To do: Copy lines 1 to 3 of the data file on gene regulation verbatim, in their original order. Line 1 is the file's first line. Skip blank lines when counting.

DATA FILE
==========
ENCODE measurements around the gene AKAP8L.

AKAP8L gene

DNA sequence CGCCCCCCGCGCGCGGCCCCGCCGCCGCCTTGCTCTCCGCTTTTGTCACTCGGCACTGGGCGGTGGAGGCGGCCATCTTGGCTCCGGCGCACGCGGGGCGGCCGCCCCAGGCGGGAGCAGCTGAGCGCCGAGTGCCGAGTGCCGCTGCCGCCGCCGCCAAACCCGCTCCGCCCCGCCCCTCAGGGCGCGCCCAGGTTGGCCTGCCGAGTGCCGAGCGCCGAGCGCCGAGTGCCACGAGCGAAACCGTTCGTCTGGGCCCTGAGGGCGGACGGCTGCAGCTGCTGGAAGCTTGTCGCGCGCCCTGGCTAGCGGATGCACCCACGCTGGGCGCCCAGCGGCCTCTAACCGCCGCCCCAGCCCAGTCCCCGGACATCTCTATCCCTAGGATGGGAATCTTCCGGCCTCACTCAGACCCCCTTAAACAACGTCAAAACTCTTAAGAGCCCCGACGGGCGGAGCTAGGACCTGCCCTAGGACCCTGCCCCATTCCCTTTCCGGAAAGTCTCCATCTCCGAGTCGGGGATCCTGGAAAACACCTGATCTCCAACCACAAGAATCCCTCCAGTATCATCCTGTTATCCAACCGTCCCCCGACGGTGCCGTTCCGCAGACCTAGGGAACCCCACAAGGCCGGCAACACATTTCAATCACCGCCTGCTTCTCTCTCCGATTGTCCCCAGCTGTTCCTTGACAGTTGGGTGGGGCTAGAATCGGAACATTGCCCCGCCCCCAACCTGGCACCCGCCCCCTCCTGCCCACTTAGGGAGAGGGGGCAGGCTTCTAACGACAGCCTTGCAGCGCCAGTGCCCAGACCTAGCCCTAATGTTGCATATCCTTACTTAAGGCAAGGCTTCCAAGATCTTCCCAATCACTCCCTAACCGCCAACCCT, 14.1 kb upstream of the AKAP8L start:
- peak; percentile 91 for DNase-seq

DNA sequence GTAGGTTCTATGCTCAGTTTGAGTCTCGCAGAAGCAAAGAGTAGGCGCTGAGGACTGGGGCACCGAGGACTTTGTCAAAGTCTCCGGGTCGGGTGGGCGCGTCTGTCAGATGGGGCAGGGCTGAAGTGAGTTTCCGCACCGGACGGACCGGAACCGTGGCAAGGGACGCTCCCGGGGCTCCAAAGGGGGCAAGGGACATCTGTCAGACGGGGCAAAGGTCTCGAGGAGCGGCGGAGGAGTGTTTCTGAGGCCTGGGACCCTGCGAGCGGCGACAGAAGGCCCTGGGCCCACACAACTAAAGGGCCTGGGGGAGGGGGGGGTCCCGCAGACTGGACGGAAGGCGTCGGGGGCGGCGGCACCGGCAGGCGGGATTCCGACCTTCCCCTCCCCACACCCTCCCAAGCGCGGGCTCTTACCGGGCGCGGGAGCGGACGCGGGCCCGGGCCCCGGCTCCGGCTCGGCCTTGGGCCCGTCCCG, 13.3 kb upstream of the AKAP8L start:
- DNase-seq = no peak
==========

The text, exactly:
ENCODE measurements around the gene AKAP8L.

AKAP8L gene

DNA sequence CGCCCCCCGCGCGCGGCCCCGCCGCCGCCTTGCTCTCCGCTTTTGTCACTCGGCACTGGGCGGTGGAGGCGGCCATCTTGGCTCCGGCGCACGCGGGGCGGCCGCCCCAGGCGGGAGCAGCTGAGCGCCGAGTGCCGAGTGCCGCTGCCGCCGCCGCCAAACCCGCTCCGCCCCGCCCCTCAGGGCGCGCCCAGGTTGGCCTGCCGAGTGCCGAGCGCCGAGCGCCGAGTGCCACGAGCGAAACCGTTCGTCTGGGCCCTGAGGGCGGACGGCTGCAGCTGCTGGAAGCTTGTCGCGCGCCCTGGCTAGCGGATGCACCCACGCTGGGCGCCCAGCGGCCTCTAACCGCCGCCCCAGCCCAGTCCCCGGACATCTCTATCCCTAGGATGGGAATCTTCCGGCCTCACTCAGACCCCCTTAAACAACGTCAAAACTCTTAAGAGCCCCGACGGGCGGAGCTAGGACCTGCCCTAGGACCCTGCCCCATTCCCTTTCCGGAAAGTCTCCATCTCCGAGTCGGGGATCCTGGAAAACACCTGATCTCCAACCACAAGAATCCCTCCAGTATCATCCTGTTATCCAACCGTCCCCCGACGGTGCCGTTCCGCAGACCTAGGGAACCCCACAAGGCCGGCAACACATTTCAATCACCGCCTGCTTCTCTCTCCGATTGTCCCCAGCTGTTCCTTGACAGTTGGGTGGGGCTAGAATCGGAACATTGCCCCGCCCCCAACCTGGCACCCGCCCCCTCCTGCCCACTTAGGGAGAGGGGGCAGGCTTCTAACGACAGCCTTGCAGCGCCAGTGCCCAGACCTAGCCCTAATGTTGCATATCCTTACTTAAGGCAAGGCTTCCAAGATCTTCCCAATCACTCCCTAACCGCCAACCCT, 14.1 kb upstream of the AKAP8L start: